Putting out feelers

Apache Ant looks to Java 9 with new release

Lucy Carey

Whilst multitude of users are making first steps towards number 8, Java build tool gets a head start on preparing for next iteration of the platform.

Java library and command-line tool Apache Ant (short for ‘Another Neat Tool’) has reached version 1.9.4 status. Although the paint has barely dried on Java 8, the Ant colony is already marshalling its forces in preparation for Oracle’s next big release with Ant 1.9.4, which provides initial support for Java 1.9.

Along with a multitude of bug fixes and tunings, Apache Ant 1.9.4 also comes with functionality for running JUnit test in multiple threads when they are forked. Ant’s test suite has been refactored, and is now based on JUnit 4.

Due to the extreme flexibility of the tool, Ant doesn’t impose coding conventions or directory layouts to the Java projects utilizing it in their builds. Indeed, one of Ant’s key strengths is the high degree of freedom it gives devs when putting together a build. It can also be linked with Apache Ivy for software initiatives looking for a  solution with a blend of build tool and dependency management.

Originally designed as a basic platform-independent tool for building Tomcat from directives in an XML “build file”, version 1.1 of Ant made its debut as a stand-alone product in 2000. Although it looks a lot like a Java fuelled Make (and it was in fact designed in part to solve the latter’s portability issues), the biggest difference is that Ant uses XML for describing the build process to Make’s respective Makefile format.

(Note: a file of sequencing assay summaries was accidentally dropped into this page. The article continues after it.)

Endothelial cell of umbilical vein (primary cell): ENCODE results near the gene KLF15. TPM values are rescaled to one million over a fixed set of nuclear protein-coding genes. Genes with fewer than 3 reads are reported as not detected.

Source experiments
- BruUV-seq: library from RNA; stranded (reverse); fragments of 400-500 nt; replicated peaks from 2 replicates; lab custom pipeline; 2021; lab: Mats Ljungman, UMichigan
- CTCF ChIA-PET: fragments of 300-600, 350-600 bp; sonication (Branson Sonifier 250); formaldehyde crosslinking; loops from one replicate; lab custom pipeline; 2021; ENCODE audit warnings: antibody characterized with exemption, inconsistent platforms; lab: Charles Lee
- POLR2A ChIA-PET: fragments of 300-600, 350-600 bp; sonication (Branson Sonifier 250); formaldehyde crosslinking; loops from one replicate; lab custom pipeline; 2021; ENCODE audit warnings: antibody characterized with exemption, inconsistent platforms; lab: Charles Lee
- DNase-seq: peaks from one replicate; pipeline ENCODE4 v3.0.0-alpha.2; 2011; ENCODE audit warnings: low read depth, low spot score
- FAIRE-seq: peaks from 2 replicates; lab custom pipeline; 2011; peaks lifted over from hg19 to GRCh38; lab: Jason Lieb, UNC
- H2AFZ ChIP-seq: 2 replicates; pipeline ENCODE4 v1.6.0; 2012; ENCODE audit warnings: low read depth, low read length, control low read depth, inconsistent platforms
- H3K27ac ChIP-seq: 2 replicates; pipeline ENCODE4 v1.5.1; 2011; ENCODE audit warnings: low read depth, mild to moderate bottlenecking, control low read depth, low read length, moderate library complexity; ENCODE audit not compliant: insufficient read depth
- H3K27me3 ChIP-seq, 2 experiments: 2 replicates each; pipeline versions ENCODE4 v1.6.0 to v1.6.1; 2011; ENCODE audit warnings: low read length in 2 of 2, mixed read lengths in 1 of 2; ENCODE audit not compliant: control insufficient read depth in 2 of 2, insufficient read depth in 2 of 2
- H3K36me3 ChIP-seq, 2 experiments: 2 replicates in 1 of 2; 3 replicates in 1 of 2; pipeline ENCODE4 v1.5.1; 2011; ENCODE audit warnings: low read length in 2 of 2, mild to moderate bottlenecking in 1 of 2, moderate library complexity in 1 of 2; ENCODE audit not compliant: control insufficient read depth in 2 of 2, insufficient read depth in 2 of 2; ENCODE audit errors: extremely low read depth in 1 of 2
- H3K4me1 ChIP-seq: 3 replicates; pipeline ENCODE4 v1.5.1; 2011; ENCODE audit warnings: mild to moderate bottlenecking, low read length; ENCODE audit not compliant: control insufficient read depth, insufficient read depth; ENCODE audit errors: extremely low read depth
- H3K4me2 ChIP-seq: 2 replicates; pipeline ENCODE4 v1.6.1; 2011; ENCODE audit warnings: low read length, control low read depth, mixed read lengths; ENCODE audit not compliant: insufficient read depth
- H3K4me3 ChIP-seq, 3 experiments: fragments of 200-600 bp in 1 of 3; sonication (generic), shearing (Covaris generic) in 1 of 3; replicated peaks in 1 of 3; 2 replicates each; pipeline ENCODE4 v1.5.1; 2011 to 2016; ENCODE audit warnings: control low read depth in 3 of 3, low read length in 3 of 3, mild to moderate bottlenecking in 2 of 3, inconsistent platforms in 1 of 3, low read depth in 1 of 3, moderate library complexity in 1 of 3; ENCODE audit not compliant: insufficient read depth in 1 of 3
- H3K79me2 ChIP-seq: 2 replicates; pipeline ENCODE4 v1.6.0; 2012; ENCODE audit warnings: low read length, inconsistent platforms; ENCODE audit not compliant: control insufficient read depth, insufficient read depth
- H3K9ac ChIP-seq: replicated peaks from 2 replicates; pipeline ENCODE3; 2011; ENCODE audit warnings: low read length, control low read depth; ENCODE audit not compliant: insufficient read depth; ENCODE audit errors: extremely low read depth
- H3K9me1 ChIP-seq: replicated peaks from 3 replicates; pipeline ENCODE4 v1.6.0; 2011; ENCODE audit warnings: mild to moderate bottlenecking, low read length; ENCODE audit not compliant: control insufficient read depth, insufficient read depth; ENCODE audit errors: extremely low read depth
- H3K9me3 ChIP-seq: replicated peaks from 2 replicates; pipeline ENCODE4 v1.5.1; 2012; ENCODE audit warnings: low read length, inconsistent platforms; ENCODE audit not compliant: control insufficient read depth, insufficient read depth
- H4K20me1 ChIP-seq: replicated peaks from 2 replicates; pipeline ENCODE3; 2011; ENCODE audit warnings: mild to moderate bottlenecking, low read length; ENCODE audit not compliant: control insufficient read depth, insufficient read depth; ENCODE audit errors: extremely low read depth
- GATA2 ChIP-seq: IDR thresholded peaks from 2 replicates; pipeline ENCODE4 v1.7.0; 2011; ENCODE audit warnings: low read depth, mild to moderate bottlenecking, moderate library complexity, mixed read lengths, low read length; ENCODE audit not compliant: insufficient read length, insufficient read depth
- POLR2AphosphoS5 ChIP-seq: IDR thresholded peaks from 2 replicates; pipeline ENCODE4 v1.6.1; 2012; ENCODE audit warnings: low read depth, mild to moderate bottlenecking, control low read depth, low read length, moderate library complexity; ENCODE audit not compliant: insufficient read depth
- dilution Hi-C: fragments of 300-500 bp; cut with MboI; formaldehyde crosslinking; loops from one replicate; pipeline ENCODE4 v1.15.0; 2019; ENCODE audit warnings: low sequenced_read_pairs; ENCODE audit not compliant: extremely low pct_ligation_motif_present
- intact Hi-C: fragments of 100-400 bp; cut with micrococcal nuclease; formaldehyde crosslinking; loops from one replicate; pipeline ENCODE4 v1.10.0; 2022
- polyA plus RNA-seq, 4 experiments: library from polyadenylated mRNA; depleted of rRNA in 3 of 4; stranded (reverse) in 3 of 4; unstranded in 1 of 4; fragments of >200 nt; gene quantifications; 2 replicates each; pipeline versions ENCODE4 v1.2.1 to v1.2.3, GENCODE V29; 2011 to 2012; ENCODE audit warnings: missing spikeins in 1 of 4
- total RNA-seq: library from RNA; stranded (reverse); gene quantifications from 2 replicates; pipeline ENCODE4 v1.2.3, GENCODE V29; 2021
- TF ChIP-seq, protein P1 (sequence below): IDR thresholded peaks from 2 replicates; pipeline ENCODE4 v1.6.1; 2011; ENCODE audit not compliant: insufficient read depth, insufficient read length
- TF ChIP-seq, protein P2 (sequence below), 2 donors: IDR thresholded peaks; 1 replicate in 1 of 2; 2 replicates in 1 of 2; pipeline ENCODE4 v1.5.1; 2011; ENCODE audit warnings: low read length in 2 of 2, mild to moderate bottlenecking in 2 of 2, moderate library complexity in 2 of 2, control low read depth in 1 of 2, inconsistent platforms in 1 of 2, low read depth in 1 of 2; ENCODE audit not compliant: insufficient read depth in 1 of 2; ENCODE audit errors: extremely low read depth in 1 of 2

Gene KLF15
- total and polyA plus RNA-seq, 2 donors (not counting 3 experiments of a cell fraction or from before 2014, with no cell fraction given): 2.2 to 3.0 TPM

Over the years, Ant has attracted a loyal following, and its fans are ‘semi-religious’ in their conviction when the ‘Apache Maven versus Ant’ debate inevitably arises. Whilst Maven is a less complex alternative to the tool, both tend to work best in distinctively different use case scenarios. A nice middle ground is offered by Groovy-based system Gradle, which sits somewhere between the two.

Regardless of your allegiance, if you’re interested in finding out what’s new in Ant, you can find source and binary distributions are on the Apache Ant download pages: and

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